Infectious diseases are still a cause of high mortality and morbidity rates. Current microbiological diagnostic methods are based on culture and phenotypic identification of isolated microorganisms, which can be obtained in about 24-48 h. Given that the microbiological identification is of major importance for patient management, new diagnostic methods are needed in order to detect and identify microorganisms in a timely and accurate manner. Over the last few years, several molecular techniques based on the amplification of microbial nucleic acids have been developed with the aim of reducing the time needed for the identification of the microorganisms involved in different infectious processes. On the other hand, mass spectrometry has emerged as a rapid and consistent alternative to conventional methods for microorganism identification. This review describes the most widely used mass spectrometry technologies - matrix-assisted laser desorption/ionization time-of-flight (MALDI-TOF) and electrospray ionization time-of-flight (ESI-TOF) - , both for protein and nucleic acid analysis, as well as the commercial platforms available. Related publications of most interest in clinical microbiology are also reviewed.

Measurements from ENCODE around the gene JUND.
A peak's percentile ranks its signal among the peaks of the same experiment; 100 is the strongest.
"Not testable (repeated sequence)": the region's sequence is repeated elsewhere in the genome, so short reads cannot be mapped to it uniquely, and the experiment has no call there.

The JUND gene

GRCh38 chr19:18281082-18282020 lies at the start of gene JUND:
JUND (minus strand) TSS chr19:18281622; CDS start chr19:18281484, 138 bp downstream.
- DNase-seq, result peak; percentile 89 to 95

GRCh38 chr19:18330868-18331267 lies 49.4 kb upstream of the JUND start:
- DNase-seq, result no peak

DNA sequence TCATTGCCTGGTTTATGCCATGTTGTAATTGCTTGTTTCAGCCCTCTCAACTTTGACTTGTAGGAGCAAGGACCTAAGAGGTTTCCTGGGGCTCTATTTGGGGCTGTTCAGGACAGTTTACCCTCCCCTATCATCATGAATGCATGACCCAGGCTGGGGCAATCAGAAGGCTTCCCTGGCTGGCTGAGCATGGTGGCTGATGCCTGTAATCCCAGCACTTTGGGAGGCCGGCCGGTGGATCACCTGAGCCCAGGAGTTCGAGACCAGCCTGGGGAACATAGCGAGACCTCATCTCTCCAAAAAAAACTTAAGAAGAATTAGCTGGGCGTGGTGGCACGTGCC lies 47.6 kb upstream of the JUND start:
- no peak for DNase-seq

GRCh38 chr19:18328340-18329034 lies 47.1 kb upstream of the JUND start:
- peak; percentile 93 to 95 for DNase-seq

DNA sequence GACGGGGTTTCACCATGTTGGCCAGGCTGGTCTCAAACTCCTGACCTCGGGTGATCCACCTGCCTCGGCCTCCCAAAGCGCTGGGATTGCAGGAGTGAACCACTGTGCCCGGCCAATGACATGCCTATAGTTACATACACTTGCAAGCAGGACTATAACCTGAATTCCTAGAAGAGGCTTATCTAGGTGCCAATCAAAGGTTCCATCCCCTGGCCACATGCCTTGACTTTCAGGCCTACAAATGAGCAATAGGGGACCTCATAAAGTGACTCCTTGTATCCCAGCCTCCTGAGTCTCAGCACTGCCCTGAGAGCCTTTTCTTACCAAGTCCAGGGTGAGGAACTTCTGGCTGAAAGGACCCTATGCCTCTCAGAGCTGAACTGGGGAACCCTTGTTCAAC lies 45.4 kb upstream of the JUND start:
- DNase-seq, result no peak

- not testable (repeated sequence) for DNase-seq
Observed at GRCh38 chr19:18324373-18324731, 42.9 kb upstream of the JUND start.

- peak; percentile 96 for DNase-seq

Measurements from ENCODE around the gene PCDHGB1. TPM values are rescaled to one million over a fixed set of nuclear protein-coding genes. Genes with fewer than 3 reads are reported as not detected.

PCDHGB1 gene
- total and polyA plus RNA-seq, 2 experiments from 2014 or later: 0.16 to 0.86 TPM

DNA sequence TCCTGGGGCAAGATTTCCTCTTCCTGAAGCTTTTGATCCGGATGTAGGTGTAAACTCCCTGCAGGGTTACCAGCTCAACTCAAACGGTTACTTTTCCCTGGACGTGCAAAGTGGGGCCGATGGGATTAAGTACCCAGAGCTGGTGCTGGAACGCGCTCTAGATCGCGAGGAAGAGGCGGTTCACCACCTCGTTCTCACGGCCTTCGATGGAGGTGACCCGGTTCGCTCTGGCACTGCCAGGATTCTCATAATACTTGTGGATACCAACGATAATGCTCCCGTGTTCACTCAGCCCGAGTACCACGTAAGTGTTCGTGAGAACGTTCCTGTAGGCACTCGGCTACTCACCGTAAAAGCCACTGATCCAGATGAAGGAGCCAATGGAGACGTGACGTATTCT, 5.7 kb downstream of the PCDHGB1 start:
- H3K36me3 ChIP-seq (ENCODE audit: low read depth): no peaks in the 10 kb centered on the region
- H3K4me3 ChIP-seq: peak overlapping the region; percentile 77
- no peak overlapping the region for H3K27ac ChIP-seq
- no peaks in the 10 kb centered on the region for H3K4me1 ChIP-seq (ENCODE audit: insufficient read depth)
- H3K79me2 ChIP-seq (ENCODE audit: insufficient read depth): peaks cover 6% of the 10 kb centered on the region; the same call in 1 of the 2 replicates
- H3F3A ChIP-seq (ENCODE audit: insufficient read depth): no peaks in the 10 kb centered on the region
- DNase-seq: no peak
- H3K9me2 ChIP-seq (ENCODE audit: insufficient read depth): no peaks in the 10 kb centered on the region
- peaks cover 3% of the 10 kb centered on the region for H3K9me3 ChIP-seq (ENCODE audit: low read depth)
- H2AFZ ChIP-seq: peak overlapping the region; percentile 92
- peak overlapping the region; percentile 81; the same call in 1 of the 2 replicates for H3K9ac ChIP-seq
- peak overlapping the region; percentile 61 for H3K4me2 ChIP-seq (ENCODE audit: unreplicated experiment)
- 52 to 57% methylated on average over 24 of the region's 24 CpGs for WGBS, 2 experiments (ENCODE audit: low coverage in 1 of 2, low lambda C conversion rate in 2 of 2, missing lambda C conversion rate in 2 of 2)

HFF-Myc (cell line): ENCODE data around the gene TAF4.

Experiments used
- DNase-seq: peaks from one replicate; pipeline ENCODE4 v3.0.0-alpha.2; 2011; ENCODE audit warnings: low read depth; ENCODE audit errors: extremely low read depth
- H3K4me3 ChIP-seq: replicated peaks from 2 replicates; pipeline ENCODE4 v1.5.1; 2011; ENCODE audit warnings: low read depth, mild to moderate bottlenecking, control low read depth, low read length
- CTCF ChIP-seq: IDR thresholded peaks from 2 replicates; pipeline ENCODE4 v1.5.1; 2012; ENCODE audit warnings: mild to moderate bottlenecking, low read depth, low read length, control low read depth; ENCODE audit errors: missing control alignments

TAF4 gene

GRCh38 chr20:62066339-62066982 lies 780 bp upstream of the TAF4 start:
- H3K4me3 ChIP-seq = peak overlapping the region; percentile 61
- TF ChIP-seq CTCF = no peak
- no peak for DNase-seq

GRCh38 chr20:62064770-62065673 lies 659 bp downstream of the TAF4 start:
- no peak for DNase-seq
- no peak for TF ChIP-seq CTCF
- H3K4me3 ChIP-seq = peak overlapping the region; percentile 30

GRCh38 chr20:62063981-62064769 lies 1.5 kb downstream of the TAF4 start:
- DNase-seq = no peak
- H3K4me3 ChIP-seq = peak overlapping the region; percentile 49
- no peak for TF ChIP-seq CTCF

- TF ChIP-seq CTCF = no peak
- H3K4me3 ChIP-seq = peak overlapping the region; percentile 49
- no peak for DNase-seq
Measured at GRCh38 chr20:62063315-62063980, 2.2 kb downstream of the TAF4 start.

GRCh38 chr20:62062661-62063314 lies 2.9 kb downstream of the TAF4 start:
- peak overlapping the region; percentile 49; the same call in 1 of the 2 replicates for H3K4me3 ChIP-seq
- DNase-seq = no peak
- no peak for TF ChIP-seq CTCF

- Identification of microorganisms
- Mass spectrometry
- Matrix-assisted laser desorption/ionization time-of-flight (MALDI-TOF)
- PCR-electrospray ionization time-of-flight (PCR-ESI-TOF)